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Understanding Lymphedema

Lymphedema is a buildup of lymph fluid that causes swelling. It can happen if lymph nodes or lymph vessels are blocked, removed, or damaged. Surgery and radiation to treat cancer can cause this damage. Then lymph fluid may collect and cause swelling in the treated parts of your body. This can happen any time, even many years after treatment.

After cancer treatment that removes or damages lymph nodes, you're at risk for lymphedema for the rest of your life. But you can do things to help reduce your risk. And there are ways to reduce or relieve swelling if it happens. If left untreated, lymphedema can get worse. It may not go away. It can also lead to other problems, such as trouble moving that part of your body, pain, and infections.

What is the lymphatic system?

The lymphatic system is part of your immune system. It’s a network of tiny vessels and small organs called lymph nodes. These nodes are found along the vessels. This system carries lymph throughout your body. Lymph is a clear fluid that contains proteins, salt, water, and white blood cells. It also carries waste from your body cells.

The lymphatic system helps protect your body and keep it healthy. It helps keep your fluids at the correct level. The nodes filter lymph to help fight infection.

Front view of male outline showing lymphatic system.

How lymphedema happens

Lymph nodes and lymph vessels can be blocked by the cancer itself. Also, lymph nodes and vessels are removed during surgery to treat many kinds of cancer. Or they might be treated with radiation. This scars and damages them. It disrupts the normal flow of lymph fluid. So instead of lymph draining into your body like it should, the fluid collects in the fatty tissues under your skin. This causes swelling. The changes in the flow of lymph also keep the lymph from being filtered the way it should. This can increase the risk for infection, skin sores, and other skin changes. It can affect wound healing in the swollen areas.

Lymphedema can happen in 1 or both arms or legs, the groin, the face, the head and neck, chest, or the belly (abdomen). It depends on which part of your body was treated. The swelling can get worse over time and cause problems.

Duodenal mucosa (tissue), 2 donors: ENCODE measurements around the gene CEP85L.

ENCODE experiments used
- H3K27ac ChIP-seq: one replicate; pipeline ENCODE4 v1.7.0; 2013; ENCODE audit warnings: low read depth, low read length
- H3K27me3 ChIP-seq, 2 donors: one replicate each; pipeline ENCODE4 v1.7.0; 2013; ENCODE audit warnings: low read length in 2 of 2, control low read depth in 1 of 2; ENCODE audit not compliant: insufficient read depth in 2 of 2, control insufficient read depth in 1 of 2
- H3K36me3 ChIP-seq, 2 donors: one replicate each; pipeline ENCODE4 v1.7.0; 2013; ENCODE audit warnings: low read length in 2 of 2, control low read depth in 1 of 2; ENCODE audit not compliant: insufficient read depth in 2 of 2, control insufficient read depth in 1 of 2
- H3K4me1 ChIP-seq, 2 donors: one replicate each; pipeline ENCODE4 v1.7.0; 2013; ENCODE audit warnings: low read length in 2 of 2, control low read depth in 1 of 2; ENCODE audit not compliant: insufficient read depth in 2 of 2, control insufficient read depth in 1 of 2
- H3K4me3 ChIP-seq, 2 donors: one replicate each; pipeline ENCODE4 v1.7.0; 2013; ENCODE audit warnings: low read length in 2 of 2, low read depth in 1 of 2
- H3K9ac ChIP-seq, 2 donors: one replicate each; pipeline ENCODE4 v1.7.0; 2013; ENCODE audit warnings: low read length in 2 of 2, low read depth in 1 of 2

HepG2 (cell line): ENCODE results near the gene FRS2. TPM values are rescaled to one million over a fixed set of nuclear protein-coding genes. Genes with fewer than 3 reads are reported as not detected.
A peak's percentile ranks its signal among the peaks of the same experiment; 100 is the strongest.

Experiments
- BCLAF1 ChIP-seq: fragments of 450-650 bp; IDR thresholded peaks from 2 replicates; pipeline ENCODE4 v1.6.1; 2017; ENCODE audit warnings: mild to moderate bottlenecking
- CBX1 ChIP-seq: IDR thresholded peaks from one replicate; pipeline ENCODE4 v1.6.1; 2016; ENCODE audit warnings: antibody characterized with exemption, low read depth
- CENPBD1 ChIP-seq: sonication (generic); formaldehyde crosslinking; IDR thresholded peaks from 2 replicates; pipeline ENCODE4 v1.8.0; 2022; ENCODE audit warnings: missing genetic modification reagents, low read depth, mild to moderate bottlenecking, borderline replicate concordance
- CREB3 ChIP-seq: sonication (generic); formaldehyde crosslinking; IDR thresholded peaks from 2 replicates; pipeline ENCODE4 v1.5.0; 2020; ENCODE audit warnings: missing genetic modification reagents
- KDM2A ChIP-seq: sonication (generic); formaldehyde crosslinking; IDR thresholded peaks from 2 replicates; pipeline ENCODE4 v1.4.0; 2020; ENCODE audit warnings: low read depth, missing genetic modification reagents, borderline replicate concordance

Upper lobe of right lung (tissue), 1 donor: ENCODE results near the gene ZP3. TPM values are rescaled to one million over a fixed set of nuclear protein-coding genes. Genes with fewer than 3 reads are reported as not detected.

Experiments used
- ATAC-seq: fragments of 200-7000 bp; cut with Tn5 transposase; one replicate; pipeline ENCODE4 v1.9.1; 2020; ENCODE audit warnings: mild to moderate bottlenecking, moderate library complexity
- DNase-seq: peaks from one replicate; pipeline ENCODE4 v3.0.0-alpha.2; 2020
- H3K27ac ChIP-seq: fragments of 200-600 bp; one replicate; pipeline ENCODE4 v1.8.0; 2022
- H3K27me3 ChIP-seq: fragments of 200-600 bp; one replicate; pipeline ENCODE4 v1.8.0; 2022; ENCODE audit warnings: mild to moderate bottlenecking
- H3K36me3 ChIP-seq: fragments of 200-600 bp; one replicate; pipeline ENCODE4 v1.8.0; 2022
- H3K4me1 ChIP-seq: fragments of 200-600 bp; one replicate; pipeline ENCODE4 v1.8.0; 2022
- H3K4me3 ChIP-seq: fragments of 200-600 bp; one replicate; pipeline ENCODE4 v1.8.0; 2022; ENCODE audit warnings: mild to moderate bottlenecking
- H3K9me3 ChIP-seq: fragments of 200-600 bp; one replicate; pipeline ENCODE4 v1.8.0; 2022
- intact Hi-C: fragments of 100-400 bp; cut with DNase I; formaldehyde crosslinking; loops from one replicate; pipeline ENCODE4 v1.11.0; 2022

Symptoms of lymphedema

Lymphedema can happen in your arm, armpit, leg, groin, abdomen, chest, head, neck, face, or other parts of the body. Common symptoms can include:

  • Swelling

  • A feeling of fullness or heaviness

  • Skin that feels stiff, tight, or hard

  • Weakness

  • Aching, itching, burning, or pain

  • Skin that looks red

  • Trouble bending or moving a joint in your fingers, wrist, elbow, shoulder, or ankle

  • Shoes, clothing, bra, or jewelry that feels tight

  • Voice change

  • Trouble swallowing or speaking

Lymphedema can happen after surgery or radiation treatment for nearly any type of cancer, but it’s most common with:

  • Breast cancer

  • Prostate cancer

  • Cancer in the pelvic area (bladder, penile, testicular, ovarian, endometrial, vulvar, or cervical cancer)

  • Lymphoma

  • Melanoma

  • Head and neck cancer

Can lymphedema be prevented?

Not all experts agree on what might help reduce risk. But one of the most important things you can do is watch for signs of lymphedema. As you heal, be aware of how your hands, arms, chest, legs, and feet normally feel and look. Compare the sides of your body. Watch for changes. If you notice any changes, let your provider know right away. The sooner any swelling is treated, the better the chances of reducing it and keeping it from getting worse.

Here are some other things to do:

  • Get follow-up care after cancer treatment. See your healthcare provider on a regular basis for checkups. Ask about your risk for lymphedema. You may want to ask about seeing a certified lymphedema specialist. They can teach you more about how to try to prevent lymphedema.

  • Protect your arms. For arms at risk for lymphedema, ask your healthcare provider if it is OK to have your blood pressure taken, blood drawn, or an IV (intravenous) line put in the arm.

  • Prevent infection and inflammation. Wash, treat, and cover any skin wounds, even a small cut, scratch, or burn. Keep your skin clean and use lotion to keep it moist. Check your skin often. Get treatment right away at the first sign of infection.

  • Be active. Ask your healthcare team about the type of exercise that’s best for you. A lymphedema specialist can help you learn safe exercises.

  • Manage your weight. Talk with your provider about what’s a healthy weight for you. Ask them for help with how to get to or stay at that weight.

When to call your healthcare provider

Lymphedema needs to be treated right away. Call your healthcare provider if you have any of these:

  • Symptoms of lymphedema

  • Fever of 100.4° F (38° C) or as advised by your healthcare provider

  • Red blotches, warmth, or pain in the area

  • Cracking or peeling skin

  • New unexplained pain in the part of your body at risk for lymphedema

Online Medical Reviewer: Marianne Fraser MSN RN
Online Medical Reviewer: Rajadurai Samnishanth Researcher
Online Medical Reviewer: Susan K. Dempsey-Walls RN
Date Last Reviewed: 12/1/2023
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